Senate Democrats to vote on leadership rules amid power struggle

Senate Democrats to vote on leadership rules amid power struggle
© Bonnie Cash

Senate Democrats will vote Wednesday on whether to change their rules on leadership posts and plum committee positions.

Senators have been holding behind-the-scenes negotiations, with tensions spilling over into public view, in the wake of Sen. Dianne FeinsteinDianne Emiel FeinsteinProgressive support builds for expanding lower courts Menendez reintroduces corporate diversity bill What exactly are uber-woke educators teaching our kids? MORE (D-Calif.) saying she will step down as the party's top member of the Judiciary Committee.

The decision has sparked a larger conversation within the caucus that's tapped into long-simmering frustration that an adherence to seniority and a lack of term limits on top positions has created a bottleneck.


Sen. Ben CardinBenjamin (Ben) Louis CardinLiberals howl after Democrats cave on witnesses Senate strikes deal, bypassing calling impeachment witnesses Senators, impeachment teams scramble to cut deal on witnesses MORE (D-Md.), who has been organizing the discussion for the caucus, confirmed to The Hill that the votes will take place on Wednesday. 

"Under our caucus rules, any member who proposes an amendment can get a vote," Cardin said. 

Democratic senators had signaled earlier Tuesday that they expected the discussion to come up during a closed-door caucus meeting as soon as Wednesday. 

Senate Minority Leader Charles SchumerChuck SchumerHillicon Valley: Biden signs order on chips | Hearing on media misinformation | Facebook's deal with Australia | CIA nominee on SolarWinds House Rules release new text of COVID-19 relief bill Budowsky: Cruz goes to Cancun, AOC goes to Texas MORE (D-N.Y.) declined to comment on the rules change discussion during his weekly press conference. 

Democrats will have multiple decisions to make with several proposals being floated.


The marquee decision will circle around whether Sen. Dick DurbinDick DurbinPartisan headwinds threaten Capitol riot commission Murkowski undecided on Tanden as nomination in limbo Democrats ask FBI for plans to address domestic extremism following Capitol attack MORE (D-Ill.) will be allowed to serve as both the caucus whip and in the party’s top spot on the Judiciary Committee.

Durbin quickly threw his hat into the ring to succeed Feinstein as the top Democrat on the Judiciary Committee. But that decision sparked pushback because he is already the No. 2 in the caucus and is the top Democrat on the Appropriations Committee that oversees the Pentagon's budget.

Sen. Tim KaineTimothy (Tim) Michael KaineOvernight Defense: Biden sends message with Syria airstrike | US intel points to Saudi crown prince in Khashoggi killing | Pentagon launches civilian-led sexual assault commission Biden administration to give Congress full classified briefing on Syria strikes by next week Senators given no timeline on removal of National Guard, Capitol fence MORE (D-Va.) has offered a proposal that would prevent Schumer as the Democratic leader from wielding a committee gavel. Meanwhile, the No. 2 spot, held by Durbin, would only be able to hold one top position on either a full committee or a subcommittee.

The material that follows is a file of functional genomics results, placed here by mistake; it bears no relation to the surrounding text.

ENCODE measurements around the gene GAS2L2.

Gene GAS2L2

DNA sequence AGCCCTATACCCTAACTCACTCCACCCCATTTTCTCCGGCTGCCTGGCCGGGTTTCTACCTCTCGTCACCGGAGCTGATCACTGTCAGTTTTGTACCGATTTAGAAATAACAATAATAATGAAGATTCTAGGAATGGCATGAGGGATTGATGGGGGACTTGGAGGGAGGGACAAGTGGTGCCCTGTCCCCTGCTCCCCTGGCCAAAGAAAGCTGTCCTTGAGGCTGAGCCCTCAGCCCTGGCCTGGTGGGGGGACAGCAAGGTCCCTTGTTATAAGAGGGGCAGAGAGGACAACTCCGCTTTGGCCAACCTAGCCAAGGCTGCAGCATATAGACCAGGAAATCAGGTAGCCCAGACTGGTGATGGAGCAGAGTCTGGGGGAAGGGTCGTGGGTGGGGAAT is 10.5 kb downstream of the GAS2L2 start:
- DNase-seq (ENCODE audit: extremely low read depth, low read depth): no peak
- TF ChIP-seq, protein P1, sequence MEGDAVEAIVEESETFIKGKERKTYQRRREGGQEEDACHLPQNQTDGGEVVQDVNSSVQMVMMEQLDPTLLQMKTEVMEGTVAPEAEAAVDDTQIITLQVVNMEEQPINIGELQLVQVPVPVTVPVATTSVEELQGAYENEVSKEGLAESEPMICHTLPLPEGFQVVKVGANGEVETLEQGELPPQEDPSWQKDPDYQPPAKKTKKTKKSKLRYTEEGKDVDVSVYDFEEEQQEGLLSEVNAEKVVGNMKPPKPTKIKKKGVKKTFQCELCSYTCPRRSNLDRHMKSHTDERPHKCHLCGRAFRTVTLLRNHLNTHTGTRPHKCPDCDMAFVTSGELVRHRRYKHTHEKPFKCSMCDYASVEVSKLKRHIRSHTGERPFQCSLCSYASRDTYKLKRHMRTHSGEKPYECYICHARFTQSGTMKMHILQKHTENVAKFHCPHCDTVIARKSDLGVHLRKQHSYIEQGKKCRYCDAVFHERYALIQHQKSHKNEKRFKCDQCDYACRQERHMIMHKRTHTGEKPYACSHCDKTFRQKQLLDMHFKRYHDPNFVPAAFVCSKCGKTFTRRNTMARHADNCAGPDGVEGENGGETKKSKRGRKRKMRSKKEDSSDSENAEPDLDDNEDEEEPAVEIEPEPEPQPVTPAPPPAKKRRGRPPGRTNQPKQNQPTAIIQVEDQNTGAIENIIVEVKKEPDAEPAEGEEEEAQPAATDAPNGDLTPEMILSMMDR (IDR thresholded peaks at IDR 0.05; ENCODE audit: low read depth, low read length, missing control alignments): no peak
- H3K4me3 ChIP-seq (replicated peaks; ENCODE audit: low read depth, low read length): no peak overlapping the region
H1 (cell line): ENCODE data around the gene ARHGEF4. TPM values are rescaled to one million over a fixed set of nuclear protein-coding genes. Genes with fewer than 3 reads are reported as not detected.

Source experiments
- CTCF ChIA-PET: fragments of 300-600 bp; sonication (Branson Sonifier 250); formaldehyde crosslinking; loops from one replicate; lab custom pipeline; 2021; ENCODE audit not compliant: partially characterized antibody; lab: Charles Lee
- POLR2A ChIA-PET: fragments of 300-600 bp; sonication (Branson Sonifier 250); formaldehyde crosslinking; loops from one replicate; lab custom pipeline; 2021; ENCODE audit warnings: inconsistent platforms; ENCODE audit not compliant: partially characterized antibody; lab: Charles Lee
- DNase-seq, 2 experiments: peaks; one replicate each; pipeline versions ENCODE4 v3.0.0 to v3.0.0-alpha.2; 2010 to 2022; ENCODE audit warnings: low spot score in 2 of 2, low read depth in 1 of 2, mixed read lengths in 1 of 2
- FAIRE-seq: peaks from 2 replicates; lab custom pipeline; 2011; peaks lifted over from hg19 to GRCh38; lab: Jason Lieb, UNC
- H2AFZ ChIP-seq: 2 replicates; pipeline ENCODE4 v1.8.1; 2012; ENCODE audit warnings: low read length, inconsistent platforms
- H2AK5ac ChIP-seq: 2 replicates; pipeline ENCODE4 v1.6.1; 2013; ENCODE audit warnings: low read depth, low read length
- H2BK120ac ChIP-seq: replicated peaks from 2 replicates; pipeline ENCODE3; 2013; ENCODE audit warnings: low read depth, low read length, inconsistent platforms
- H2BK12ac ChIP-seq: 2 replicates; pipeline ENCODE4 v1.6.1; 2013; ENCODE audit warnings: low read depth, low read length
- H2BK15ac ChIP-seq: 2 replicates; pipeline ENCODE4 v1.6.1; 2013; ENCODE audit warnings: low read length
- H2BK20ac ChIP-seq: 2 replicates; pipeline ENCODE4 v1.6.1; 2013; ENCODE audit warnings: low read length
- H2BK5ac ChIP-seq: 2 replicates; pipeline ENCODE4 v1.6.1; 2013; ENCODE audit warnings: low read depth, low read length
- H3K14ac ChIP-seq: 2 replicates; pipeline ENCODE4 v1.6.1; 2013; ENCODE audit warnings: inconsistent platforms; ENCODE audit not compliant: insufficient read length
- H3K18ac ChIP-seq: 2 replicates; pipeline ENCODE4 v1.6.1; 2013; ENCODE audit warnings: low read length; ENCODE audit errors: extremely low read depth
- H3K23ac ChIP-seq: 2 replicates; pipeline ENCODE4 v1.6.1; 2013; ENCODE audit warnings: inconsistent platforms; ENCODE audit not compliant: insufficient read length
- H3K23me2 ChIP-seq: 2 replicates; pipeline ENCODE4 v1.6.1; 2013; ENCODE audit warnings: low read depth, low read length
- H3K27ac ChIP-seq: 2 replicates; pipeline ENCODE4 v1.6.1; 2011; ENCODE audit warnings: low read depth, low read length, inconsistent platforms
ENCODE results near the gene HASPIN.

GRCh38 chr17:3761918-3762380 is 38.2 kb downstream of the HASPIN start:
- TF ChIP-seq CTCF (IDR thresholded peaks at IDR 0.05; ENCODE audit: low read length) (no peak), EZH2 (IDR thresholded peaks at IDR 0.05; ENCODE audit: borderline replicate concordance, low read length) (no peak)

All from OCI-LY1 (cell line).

"I've offered this in the spirit of compromise. I'm not affected by it," said Sen. Tim Kaine (D-Va.) about his proposal. 

Durbin has said he would be willing to give up the top spot in the Appropriations subcommittee in order to comply with Kaine’s proposal.

But Sen. Sheldon WhitehouseSheldon WhitehouseBiden nominee previews post-Trump trade agenda Tucker Carlson bashes CNN, claims it's 'more destructive' than QAnon Garland seeks to draw sharp contrast with Trump-era DOJ MORE (D-R.I.) and others have made the argument that Durbin shouldn’t be able to hold both the whip position, which they argue is a full-time job, and the caucus’s top spot on the Judiciary panel.

Whitehouse is next in line behind Durbin on the Judiciary Committee and is interested in succeeding Feinstein.

Whether either one chairs the committee, or instead becomes ranking member, depends on which party controls the Senate. That will be determined by the two runoff elections in Georgia next month. 

A spokesperson declined to comment. Durbin said on Tuesday that they were making progress in the discussion but hadn't reached a conclusion.

In addition to discussions over new restrictions on leadership positions, senators have also floated proposals about committee chairman and ranking member positions and allocating top subcommittee positions.

Sen. Amy KlobucharAmy KlobucharOpen-ended antitrust is an innovation killer FBI, DHS and Pentagon officials to testify on Capitol riot Five big takeaways on the Capitol security hearings MORE (Minn.), the top Democrat on the Rules Committee, has offered a proposal for new rules on top committee posts. Sen. Chris MurphyChristopher (Chris) Scott MurphyOvernight Defense: Biden sends message with Syria airstrike | US intel points to Saudi crown prince in Khashoggi killing | Pentagon launches civilian-led sexual assault commission Minimum wage setback revives progressive calls to nix Senate filibuster New rule shakes up Senate Armed Services subcommittees MORE (D-Conn.) has offered a proposal on the allocation of subcommittee gavels. It's unclear if Democrats would hold one vote on a slate of proposals or would vote on each proposal individually.

"It's no secret that I'm a believer that we should share the wealth a little bit more when it comes to leadership positions in the caucus," Murphy said. 

– Updated at 4:59 p.m.